Aristotle supported slavery, arguing that some men are slaves by nature. It’s therefore no surprise that he also believed that animals exist solely for the sake of human beings. While we share a common animal law, there is a hierarchy whereby humans have the right to rule over those with less reasoning ability (whether human or animal!).

Sadly, it was Aristotle’s views and not Pythagoras’s that became generally accepted into the fabric of Greek society and beyond (let’s just have a brief moment of appreciation for Pythagoras).

Pythagoras - the first advocate of vegetarianism

Dawn of Christianity: The Sanctity of Life

These two strands of early thought culminated in the Roman Empire. During this time, aggressive expansion meant that war was a standard part of life, which didn’t exactly foster a culture of tenderness or compassion.

Although Romans did care about things like justice, public duty and kindness, it’s clear that their moral sphere had very clear boundaries. If our Netflix was their Colosseum, then our murder documentaries were their… actual murder. The torment and killing of both people and wild animals was seen as the perfect form of weekend entertainment.

But then Christianity came along, continuing to emphasise man’s uniqueness but also bringing along with it a new idea – that of the human soul. As human beings alone were destined for life after death, it created the concept of the sanctity of all human life.

While this was great news for humans (and in many ways progressive for Roman society), it didn’t do animals any favours. Plus, the New Testament didn’t go out of its way to condemn animal cruelty or encourage respect. As such, wild animals were used in blood sports well into the Christian era, with bullfighting continuing to this day in parts of Spain and Latin America.

The Christian concept that humans have a soul

A Roundabout Consideration From Aquinas

Time marches on, but it’s worth pausing before the Reformation to shine a quick spotlight on Thomas Aquinas. His Christian views are strongly echoed by later thinkers like John Locke and Immanuel Kant.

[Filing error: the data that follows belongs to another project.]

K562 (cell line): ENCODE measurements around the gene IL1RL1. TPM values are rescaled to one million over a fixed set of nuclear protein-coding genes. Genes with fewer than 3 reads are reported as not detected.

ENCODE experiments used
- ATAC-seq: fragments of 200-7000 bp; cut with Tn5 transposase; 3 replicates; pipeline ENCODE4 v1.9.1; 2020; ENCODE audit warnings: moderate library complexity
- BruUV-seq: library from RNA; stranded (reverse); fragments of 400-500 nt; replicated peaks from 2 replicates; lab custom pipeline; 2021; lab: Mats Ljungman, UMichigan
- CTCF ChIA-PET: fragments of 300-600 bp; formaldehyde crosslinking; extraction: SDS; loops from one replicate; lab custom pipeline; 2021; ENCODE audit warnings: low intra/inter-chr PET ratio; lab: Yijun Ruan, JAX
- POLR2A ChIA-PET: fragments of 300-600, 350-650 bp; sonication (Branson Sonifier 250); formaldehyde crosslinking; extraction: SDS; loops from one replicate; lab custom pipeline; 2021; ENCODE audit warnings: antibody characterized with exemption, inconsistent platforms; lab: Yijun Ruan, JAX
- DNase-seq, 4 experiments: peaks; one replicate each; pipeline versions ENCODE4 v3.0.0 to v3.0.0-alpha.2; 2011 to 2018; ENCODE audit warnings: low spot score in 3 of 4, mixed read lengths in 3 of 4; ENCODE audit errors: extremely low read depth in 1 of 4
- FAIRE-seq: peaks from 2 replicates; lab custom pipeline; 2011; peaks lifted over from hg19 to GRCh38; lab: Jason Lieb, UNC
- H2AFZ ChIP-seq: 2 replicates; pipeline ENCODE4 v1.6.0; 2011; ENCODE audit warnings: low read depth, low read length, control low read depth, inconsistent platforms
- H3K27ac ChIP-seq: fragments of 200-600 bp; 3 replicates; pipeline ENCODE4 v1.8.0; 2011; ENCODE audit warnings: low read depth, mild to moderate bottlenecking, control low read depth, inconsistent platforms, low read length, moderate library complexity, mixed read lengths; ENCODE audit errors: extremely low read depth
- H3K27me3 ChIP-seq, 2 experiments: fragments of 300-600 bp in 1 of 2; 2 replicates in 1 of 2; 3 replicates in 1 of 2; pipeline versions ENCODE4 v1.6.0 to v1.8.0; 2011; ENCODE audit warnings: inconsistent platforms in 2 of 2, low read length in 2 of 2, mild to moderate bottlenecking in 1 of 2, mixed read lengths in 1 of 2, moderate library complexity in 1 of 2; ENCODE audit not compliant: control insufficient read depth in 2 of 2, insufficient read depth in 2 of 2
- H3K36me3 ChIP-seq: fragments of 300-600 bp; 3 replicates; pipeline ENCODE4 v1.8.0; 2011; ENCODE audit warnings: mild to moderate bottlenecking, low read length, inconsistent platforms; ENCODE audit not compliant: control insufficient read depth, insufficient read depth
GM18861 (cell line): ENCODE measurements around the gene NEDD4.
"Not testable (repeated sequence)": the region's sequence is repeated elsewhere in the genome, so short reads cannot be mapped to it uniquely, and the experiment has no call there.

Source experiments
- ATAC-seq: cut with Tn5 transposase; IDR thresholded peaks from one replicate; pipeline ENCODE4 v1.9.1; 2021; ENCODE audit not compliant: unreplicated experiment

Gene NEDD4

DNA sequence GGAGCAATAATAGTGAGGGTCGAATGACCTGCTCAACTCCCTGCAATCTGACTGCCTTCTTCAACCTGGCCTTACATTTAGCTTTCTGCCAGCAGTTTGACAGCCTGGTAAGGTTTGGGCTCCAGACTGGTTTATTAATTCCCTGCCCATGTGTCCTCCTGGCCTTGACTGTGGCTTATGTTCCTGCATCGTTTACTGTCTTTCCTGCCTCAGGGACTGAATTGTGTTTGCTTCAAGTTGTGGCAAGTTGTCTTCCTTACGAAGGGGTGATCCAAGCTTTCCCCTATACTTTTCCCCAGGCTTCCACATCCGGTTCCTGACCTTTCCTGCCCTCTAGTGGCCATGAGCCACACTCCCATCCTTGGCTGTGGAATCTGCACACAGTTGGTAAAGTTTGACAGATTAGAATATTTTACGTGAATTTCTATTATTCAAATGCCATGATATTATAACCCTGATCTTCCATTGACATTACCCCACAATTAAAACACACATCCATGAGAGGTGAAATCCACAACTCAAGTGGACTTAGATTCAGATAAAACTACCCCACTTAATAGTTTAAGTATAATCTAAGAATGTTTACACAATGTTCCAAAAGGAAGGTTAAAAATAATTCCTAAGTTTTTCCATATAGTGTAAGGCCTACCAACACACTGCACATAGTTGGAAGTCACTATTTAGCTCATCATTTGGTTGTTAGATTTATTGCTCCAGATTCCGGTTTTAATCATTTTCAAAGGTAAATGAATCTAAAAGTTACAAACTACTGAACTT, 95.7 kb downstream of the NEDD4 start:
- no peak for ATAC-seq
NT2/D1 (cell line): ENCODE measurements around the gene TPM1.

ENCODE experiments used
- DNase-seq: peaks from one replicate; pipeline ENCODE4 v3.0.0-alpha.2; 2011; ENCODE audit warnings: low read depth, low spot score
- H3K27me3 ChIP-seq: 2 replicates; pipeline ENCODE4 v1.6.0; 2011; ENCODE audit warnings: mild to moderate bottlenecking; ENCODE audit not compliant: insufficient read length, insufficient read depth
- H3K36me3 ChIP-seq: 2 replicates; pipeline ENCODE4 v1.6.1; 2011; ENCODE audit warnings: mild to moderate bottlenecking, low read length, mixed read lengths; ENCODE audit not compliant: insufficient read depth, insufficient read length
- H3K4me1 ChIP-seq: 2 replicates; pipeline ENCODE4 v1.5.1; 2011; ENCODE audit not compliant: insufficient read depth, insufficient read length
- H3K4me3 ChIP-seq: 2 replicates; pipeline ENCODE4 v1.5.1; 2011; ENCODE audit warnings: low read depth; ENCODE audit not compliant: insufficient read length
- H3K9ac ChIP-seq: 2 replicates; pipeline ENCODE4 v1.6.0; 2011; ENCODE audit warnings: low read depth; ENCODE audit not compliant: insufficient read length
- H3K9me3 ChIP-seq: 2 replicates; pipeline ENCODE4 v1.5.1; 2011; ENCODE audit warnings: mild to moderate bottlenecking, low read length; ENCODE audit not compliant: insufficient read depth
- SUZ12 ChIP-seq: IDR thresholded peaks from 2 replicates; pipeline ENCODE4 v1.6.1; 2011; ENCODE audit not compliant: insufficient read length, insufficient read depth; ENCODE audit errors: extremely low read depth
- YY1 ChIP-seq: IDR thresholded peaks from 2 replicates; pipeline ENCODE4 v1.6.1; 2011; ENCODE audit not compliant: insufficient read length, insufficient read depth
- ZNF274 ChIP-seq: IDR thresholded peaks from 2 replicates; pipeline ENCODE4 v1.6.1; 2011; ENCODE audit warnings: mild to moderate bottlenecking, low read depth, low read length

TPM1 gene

While he had an awareness that killing for food isn’t strictly necessary (i.e. we can survive on plants), he took the stance that only those “more perfect” (aka humans) are entitled to kill. He believes the only wrongs a human can commit are those against God, himself, or a neighbour. And because animals aren’t competent, can’t speak, and don’t ‘possess good’, they aren’t worthy of moral consideration.

So far, this is sounding suspiciously like a rehash of Aristotle. But he does qualify this with the view that it’s better not to be cruel to animals because it may lead to violence against human beings:

Now it is evident that if a man practices a pitiable affection for animals, he is all the more disposed to take pity on his fellow men.

On the surface of things, this train of thought does go some way to help the plight of animals. But fundamentally, it doesn’t give animals any consideration in and of themselves as sentient beings, i.e. outside of their relationship with humans.

Thomas Aquinas's views on animals

Renaissance Humanism: “Man Is the Measure of All Things”

The 14th-16th centuries can in many ways be seen as the beginning of modern thought. But they can just as accurately be summed up as the era of self-indulgence.

During this time, there was a particular emphasis placed on the value and dignity of human beings… and their central place in the universe. Rather than dwelling on original sin or human weakness compared to God, the focus was decidedly on human beings as the holders of free will, potential and dignity. This was in stark contrast to “lower animals.”

Like the sanctity of life, Renaissance Humanism undoubtedly contributed towards human progress. But it only caused a wider gulf in perception between animals and humans.

From Bad to Rock Bottom: Descartes & Animals as Automata

If you thought it couldn’t get much worse for animals, then think again. The 17th century heralded the philosophy of RenĂ© Descartes, who is particularly famous for developing his ‘mechanistic’ view of the universe. According to Descartes, there are two types of being – those of the spirit/soul and those of the physical/material.

As animals don’t have a soul, he came to the worrying conclusion that they also don’t have consciousness. This means that they are essentially no more than machines. They experience neither pleasure nor pain. A bit like a clock, any noises animals make are simply the reaction of the springs and mechanisms inside.